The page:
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Improving Outcomes for Patients With Gout: Updates on Diagnosis and Management

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Course Description

Gout is a chronic arthropathy caused by hyperuricemia, which is abnormally high uric acid levels in the blood that can lead to monosodium urate crystal deposition in tissues and joints. 1 The overall prevalence has been estimated at 4%or approximately 8.3 million Americansand may reach 12% to 13% in certain subpopulations. 2 Gout is expected to become more common, owing in part to an aging population and increased rates of comorbidities that predispose individuals to hyperuricemia (eg, metabolic syndrome, type 2 diabetes mellitus, chronic kidney disease). 3 Despite the availability of effective therapies, including inhibitors of the urate-producing enzyme xanthine oxidase, gout management is often inadequate. 3,4 Patients commonly suffer from short- and long-term disability, may develop permanent joint damage, and often land in the emergency room. 5,6 Moreover, a gout diagnosis has been independently linked to total and cardiovascular mortality, with higher risks observed with rising urate levels. 7 Thus, there is a significant need for greater clinician awareness of best practices for diagnosis as well as new agents that target various processes in urate homeostasis, such as uric acid reabsorption in the kidney. 4,8 During this enduring Interactive Exchange TM program, expert faculty will highlight the pathophysiology, diagnosis, and treatment of gout, with an emphasis on multimodal treatment regimens, urate-lowering therapies, and strategies for therapeutic tailoring. ________________________ References 1.Neogi T. Clinical practice. Gout. N Engl J Med . 2011;364(5):443-452. 2.Zhu Y, Pandya BJ, Choi HK. Prevalence of gout and hyperuricemia in the US general population: the National Health and Nutrition Examination Survey 2007-2008. Arthritis Rheum . 2011;63(10):3136-3141. 3.Khanna D, Fitzgerald JD, Khanna PP, et al. 2012 American College of Rheumatology guidelines for management of gout. Part 1: systematic nonpharmacologic and pharmacologic therapeutic approaches to hyperuricemia. Arthritis Care Res . 2012;64(10):1431-1446. 4.Doherty M, Jansen TL, Nuki G, et al. Gout: why is this curable disease so seldom cured? Ann Rheum Dis . 2012;71(11):1765-1770. 5.Garg R, Sayles HR, Yu F, et al. Gout-related health care utilization in US emergency departments, 2006 through 2008. Arthritis Care Res . 2013;65(4):571-577. 6.Wertheimer A, Morlock R, Becker MA. A revised estimate of the burden of illness of gout. Curr Ther Res Clin Exp . 2013;75:1-4. 7.Stack AG, Hanley A, Casserly LF, et al. Independent and conjoint associations of gout and hyperuricaemia with total and cardiovascular mortality. QJM . 2013;106(7):647-658. 8.Edwards NL, So A. Emerging therapies for gout. Rheum Dis Clin North Am . 2014;40(2):375-387.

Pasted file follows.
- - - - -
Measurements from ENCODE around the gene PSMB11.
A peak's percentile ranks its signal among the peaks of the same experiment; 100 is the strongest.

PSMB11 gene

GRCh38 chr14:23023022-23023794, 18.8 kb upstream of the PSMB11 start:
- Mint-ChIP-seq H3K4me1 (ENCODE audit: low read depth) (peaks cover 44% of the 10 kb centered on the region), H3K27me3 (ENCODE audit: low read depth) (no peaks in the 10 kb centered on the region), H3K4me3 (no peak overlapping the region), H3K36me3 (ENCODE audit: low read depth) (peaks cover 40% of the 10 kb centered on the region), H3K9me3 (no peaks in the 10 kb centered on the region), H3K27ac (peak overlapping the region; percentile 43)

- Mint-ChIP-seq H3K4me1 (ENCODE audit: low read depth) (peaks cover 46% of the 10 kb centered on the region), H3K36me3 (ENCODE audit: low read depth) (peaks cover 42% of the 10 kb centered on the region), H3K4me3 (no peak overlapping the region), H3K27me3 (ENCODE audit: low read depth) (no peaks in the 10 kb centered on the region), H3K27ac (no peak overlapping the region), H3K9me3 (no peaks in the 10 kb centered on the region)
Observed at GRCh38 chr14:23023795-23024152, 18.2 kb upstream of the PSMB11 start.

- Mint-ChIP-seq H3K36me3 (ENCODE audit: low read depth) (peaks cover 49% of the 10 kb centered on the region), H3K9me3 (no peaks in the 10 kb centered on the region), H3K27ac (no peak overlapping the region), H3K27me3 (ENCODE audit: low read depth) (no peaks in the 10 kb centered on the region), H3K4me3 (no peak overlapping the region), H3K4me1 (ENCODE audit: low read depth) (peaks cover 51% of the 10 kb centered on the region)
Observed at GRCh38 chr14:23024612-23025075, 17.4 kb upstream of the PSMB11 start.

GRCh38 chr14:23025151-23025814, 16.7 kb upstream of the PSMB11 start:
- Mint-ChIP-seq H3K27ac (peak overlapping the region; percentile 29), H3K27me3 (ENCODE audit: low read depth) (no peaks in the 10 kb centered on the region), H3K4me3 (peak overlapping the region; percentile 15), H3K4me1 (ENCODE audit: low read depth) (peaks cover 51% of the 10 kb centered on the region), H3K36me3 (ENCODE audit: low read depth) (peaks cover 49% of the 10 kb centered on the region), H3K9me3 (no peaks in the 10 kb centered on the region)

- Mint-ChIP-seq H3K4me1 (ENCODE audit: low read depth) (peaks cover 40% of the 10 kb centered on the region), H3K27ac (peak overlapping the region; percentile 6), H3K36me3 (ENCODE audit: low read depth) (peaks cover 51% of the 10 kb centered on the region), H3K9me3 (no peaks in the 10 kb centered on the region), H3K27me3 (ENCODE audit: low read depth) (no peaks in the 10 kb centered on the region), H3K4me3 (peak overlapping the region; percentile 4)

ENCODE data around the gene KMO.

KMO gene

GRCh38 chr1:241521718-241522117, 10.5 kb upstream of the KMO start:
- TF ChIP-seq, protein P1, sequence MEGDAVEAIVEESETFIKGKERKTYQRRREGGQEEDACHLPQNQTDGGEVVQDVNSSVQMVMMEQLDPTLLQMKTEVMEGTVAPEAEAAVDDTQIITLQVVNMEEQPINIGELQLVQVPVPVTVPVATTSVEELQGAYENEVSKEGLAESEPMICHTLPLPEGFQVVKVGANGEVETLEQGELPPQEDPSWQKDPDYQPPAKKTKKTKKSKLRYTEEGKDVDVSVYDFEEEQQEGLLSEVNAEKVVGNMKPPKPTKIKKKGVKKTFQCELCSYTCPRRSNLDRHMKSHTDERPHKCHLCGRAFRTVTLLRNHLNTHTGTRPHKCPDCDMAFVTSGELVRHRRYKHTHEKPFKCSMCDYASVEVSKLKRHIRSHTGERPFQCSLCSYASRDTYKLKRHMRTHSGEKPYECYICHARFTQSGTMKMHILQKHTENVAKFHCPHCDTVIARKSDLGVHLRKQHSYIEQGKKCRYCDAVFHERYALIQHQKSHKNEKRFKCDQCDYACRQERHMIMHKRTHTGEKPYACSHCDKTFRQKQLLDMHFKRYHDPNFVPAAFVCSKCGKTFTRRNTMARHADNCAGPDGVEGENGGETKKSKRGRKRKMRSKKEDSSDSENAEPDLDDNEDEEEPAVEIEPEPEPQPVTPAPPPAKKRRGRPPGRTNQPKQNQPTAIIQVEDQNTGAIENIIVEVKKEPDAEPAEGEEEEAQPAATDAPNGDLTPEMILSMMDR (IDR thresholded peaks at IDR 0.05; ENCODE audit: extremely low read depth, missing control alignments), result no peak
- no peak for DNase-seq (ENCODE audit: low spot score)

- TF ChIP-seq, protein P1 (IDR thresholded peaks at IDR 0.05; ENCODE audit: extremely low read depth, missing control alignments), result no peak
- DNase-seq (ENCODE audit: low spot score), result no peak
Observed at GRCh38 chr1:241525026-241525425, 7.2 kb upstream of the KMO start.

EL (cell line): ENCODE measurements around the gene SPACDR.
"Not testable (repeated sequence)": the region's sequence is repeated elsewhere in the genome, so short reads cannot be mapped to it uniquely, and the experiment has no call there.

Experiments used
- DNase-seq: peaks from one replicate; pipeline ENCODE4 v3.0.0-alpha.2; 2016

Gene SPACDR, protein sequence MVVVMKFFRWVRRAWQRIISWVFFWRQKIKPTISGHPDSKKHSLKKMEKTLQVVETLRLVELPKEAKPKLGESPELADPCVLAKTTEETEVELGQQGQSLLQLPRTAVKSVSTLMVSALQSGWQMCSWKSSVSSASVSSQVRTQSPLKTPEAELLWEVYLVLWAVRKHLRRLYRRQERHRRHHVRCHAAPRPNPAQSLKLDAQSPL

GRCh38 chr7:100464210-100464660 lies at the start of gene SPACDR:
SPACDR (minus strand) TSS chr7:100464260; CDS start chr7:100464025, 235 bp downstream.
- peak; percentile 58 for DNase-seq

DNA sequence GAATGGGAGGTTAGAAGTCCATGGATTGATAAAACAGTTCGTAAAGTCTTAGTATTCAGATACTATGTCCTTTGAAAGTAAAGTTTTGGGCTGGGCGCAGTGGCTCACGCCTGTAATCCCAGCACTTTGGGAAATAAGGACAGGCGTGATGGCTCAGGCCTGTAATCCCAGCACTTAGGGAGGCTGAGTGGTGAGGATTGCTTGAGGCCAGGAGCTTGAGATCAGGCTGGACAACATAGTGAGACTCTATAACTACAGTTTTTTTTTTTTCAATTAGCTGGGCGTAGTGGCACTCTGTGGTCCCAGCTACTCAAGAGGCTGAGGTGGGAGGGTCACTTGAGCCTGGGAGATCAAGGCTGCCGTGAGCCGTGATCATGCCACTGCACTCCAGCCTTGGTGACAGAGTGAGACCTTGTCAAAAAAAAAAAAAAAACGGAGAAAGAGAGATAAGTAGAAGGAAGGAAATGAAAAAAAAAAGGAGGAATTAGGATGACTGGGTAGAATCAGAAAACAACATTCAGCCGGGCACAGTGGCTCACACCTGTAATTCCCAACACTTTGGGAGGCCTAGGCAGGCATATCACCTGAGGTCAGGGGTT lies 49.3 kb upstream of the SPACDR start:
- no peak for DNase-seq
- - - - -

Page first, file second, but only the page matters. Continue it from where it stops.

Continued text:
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Learning Format 1 Hours
Self-Study

Credit Type(s)
Rheumatology Internal Medicine